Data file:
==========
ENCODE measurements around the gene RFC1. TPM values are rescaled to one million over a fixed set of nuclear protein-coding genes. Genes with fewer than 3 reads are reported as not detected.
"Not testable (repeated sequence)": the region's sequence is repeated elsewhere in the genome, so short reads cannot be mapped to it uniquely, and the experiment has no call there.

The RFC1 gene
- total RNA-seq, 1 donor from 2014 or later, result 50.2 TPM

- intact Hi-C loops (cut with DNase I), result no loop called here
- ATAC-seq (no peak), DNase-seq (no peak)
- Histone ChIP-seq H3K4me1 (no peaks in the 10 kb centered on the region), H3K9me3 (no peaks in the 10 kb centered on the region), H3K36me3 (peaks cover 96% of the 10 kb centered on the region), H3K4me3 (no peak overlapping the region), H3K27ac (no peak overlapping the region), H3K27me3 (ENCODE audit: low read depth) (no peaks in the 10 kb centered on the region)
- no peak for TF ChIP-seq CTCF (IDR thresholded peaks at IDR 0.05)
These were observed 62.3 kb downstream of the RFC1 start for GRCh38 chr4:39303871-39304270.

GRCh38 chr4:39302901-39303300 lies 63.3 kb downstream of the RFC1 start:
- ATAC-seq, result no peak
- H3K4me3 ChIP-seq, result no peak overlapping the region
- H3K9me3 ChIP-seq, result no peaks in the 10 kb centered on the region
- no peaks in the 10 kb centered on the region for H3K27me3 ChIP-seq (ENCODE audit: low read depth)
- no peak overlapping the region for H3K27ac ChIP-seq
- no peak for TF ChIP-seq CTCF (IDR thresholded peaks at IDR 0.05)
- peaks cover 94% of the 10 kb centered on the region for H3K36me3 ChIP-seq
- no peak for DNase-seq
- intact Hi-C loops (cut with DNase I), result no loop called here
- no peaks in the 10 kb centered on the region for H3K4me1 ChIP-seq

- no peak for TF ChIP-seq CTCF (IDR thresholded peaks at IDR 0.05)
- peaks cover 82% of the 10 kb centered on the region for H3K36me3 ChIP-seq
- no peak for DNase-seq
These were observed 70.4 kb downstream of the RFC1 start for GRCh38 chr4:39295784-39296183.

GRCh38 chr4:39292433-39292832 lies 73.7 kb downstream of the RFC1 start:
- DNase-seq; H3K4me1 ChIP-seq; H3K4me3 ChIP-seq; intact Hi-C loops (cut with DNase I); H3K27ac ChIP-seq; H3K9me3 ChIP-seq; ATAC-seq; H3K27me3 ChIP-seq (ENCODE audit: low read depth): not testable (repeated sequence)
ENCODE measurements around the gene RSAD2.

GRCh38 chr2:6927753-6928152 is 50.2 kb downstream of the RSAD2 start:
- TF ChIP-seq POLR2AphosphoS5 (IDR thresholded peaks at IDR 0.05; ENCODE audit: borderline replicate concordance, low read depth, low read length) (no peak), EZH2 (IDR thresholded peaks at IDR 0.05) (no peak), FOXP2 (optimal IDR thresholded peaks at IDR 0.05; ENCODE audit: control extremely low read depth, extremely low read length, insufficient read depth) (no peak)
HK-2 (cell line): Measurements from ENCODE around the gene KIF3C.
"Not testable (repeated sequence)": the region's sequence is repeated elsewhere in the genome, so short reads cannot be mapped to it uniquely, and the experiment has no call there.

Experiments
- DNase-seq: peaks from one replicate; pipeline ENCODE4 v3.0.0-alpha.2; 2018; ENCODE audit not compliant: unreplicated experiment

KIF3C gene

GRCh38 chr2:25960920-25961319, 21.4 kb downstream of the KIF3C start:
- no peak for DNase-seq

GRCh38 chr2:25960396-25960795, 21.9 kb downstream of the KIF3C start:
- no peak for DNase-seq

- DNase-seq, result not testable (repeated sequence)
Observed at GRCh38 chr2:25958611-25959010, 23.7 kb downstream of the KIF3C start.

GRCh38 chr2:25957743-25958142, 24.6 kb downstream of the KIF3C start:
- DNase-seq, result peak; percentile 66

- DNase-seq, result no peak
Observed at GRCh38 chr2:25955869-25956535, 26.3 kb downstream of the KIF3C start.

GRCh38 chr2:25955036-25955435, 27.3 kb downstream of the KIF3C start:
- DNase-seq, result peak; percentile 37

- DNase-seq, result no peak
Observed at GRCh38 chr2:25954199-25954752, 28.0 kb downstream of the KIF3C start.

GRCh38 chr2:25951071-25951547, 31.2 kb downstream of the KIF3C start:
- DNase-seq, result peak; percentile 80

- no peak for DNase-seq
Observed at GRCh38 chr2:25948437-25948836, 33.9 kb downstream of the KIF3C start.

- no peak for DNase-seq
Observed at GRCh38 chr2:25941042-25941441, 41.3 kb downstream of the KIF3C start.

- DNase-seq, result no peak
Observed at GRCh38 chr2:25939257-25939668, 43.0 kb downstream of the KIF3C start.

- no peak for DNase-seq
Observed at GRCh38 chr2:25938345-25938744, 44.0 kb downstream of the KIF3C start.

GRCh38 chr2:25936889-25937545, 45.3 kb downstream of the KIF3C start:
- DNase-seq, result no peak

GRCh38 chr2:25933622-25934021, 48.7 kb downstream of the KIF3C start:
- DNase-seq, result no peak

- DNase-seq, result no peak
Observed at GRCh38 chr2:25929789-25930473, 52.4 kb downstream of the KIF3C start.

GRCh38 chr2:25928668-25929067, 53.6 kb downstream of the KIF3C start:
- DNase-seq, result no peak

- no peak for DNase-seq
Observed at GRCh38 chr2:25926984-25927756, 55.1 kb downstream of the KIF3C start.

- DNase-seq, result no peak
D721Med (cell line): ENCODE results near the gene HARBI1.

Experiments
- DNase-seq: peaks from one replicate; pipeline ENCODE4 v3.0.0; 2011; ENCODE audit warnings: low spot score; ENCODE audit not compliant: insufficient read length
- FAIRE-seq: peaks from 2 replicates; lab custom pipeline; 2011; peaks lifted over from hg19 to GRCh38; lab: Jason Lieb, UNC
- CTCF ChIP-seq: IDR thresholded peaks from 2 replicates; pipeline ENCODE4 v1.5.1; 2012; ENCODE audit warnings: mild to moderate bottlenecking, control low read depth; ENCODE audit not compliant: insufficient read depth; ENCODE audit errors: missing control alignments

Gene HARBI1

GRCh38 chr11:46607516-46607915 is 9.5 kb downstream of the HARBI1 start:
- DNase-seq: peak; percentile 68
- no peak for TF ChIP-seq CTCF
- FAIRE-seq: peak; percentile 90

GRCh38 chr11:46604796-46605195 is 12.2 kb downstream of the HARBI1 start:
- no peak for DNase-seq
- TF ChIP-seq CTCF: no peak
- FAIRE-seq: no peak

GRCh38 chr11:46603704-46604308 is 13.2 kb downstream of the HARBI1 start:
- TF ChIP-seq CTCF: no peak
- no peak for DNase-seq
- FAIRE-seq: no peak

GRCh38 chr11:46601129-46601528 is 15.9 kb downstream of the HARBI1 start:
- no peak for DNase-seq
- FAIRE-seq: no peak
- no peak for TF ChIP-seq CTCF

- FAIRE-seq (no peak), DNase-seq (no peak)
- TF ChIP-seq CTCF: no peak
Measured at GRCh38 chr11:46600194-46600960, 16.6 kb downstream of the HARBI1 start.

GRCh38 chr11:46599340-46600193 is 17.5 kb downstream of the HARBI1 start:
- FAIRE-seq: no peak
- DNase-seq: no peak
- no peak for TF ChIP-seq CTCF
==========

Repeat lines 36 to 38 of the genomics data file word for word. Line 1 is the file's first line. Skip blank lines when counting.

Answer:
- no peak for DNase-seq

GRCh38 chr2:25960396-25960795, 21.9 kb downstream of the KIF3C start:
- no peak for DNase-seq